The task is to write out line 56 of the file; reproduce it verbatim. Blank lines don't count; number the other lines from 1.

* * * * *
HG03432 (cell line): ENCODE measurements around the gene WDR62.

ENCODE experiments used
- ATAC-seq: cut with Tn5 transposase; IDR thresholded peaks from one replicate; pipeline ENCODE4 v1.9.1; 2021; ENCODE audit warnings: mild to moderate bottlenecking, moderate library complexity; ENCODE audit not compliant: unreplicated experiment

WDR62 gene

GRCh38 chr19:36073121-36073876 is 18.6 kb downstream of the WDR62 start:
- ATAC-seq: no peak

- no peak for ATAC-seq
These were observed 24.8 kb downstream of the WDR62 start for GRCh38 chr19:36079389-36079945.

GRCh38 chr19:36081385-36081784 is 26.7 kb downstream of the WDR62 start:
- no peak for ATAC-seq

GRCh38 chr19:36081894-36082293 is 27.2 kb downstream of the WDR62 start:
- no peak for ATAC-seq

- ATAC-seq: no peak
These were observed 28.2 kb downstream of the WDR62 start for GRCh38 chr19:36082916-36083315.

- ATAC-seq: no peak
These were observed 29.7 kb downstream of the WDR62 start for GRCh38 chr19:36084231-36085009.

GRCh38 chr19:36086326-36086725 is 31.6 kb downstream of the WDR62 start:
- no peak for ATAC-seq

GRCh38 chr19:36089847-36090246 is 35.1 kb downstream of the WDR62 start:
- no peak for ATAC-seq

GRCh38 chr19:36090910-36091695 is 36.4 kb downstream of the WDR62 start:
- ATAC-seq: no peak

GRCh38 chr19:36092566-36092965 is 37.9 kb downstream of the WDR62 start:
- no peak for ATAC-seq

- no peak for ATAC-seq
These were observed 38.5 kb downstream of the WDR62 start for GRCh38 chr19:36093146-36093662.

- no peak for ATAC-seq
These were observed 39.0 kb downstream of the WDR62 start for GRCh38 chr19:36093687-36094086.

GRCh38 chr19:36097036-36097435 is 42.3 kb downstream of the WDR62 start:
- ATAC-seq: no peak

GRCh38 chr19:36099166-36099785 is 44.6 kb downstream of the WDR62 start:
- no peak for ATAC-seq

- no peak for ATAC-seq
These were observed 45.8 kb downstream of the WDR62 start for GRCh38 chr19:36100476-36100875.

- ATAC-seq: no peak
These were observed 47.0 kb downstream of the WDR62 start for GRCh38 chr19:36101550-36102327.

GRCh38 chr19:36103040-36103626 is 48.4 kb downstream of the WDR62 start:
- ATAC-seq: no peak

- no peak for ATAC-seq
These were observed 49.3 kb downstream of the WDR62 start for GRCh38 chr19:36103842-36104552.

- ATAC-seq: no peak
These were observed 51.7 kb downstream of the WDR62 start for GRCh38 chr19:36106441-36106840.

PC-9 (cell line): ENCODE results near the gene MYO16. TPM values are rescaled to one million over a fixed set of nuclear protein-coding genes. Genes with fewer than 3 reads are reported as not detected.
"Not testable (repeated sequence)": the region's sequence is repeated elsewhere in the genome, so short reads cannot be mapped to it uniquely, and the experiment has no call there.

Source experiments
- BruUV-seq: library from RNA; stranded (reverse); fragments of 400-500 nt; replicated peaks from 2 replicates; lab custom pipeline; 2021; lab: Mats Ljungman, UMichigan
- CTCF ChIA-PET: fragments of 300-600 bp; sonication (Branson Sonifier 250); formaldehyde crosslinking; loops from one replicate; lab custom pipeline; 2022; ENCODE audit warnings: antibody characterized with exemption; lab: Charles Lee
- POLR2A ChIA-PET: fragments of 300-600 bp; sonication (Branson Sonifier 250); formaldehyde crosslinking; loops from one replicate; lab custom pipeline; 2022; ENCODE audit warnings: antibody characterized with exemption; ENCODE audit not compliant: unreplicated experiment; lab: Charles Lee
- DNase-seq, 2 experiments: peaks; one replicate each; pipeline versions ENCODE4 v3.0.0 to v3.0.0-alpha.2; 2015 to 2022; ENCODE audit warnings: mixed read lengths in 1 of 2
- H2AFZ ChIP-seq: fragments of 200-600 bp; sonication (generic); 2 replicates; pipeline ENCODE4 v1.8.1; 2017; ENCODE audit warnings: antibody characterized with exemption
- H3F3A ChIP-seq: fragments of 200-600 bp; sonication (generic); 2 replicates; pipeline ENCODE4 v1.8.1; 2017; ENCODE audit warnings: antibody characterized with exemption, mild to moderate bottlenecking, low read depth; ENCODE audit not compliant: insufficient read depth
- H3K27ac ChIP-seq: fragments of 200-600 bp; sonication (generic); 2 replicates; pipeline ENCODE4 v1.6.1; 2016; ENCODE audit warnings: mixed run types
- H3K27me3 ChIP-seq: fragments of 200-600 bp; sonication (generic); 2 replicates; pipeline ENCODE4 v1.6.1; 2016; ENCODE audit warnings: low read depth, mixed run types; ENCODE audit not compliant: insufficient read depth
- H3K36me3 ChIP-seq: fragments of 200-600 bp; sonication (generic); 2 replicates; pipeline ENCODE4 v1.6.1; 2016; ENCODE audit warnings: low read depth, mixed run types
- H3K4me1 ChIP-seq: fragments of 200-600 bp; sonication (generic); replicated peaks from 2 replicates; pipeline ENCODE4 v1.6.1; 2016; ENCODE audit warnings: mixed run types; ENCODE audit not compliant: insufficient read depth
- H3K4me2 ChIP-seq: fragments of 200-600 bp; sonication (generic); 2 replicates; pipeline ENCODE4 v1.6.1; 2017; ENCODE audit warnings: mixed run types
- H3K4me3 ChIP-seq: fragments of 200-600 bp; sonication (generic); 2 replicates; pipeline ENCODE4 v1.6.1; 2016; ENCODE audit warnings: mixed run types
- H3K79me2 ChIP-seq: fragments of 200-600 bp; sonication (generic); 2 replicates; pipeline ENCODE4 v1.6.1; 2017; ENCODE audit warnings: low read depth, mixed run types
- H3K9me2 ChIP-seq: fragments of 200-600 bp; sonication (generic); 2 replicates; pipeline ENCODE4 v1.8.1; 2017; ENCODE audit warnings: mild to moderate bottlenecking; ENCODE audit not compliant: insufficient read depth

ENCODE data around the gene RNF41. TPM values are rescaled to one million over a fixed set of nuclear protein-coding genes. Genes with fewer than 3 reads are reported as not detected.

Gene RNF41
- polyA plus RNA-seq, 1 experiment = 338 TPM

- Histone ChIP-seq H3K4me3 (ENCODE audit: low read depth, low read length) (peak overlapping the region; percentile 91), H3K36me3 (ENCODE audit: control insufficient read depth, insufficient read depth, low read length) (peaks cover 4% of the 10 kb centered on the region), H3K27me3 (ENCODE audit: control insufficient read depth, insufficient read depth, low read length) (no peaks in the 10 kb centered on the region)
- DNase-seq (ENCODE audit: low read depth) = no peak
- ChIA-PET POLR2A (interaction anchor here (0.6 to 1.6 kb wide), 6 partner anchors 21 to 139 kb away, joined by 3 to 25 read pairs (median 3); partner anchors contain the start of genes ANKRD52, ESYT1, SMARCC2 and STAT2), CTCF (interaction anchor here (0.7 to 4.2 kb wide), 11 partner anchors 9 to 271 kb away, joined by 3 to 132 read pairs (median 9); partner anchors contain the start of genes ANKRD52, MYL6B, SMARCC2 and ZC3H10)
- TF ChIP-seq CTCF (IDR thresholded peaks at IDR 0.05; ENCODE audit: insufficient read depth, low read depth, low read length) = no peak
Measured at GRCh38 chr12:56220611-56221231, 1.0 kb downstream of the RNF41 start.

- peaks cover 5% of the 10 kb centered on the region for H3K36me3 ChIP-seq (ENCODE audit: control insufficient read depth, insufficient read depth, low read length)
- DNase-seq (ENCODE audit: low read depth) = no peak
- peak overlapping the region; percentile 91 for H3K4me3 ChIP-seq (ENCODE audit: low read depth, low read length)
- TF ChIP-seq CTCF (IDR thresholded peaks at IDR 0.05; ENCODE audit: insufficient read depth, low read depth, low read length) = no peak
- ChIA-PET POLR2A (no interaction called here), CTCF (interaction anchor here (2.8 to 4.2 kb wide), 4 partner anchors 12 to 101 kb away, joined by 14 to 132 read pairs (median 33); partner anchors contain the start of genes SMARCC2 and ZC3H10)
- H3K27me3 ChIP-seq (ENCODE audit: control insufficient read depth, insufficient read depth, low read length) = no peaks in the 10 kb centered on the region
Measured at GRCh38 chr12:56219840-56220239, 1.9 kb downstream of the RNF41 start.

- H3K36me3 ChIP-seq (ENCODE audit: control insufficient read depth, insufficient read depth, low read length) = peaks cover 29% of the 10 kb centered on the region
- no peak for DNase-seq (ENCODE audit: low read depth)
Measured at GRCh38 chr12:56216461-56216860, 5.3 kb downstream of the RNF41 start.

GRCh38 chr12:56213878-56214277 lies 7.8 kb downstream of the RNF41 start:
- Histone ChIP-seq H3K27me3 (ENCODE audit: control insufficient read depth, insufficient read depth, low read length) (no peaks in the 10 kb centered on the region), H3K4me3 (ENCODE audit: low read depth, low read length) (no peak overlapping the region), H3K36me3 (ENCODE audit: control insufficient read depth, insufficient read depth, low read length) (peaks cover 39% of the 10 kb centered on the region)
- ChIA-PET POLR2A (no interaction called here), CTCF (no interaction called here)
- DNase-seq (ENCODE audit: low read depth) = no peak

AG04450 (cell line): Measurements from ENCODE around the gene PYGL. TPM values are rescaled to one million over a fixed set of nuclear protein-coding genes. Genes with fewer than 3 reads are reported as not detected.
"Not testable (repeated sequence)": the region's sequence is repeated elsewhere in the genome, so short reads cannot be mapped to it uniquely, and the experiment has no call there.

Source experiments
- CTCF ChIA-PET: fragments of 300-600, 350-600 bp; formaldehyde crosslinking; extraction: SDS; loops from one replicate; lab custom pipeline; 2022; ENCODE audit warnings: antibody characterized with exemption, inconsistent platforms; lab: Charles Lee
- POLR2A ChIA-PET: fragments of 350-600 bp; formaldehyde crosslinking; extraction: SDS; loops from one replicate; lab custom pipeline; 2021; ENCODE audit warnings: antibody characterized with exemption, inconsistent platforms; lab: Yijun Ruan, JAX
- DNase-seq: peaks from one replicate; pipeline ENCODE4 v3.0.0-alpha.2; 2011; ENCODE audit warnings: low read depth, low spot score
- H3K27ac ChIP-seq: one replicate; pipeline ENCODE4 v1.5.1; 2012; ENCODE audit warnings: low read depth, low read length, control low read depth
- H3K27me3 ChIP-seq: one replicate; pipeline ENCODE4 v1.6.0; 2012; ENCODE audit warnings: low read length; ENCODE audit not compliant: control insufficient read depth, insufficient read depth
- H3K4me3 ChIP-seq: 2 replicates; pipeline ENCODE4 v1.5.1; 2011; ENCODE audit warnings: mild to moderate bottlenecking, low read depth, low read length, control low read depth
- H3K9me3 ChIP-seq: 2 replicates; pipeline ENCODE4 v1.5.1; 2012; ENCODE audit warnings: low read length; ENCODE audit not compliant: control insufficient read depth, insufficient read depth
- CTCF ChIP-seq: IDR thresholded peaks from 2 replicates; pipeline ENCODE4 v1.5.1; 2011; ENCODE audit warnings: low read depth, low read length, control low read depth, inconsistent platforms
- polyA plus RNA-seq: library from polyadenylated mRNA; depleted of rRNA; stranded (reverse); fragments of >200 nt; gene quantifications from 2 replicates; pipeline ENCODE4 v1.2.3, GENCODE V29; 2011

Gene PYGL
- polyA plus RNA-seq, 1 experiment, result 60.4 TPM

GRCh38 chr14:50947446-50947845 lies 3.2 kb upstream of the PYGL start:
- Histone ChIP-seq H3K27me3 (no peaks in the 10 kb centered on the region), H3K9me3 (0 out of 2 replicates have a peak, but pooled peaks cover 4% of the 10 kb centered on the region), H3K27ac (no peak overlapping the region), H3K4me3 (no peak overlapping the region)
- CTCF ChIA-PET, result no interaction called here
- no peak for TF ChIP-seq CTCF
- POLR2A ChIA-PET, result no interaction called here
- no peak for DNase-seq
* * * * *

- H3K4me2 ChIP-seq: fragments of 200-600 bp; sonication (generic); 2 replicates; pipeline ENCODE4 v1.6.1; 2017; ENCODE audit warnings: mixed run types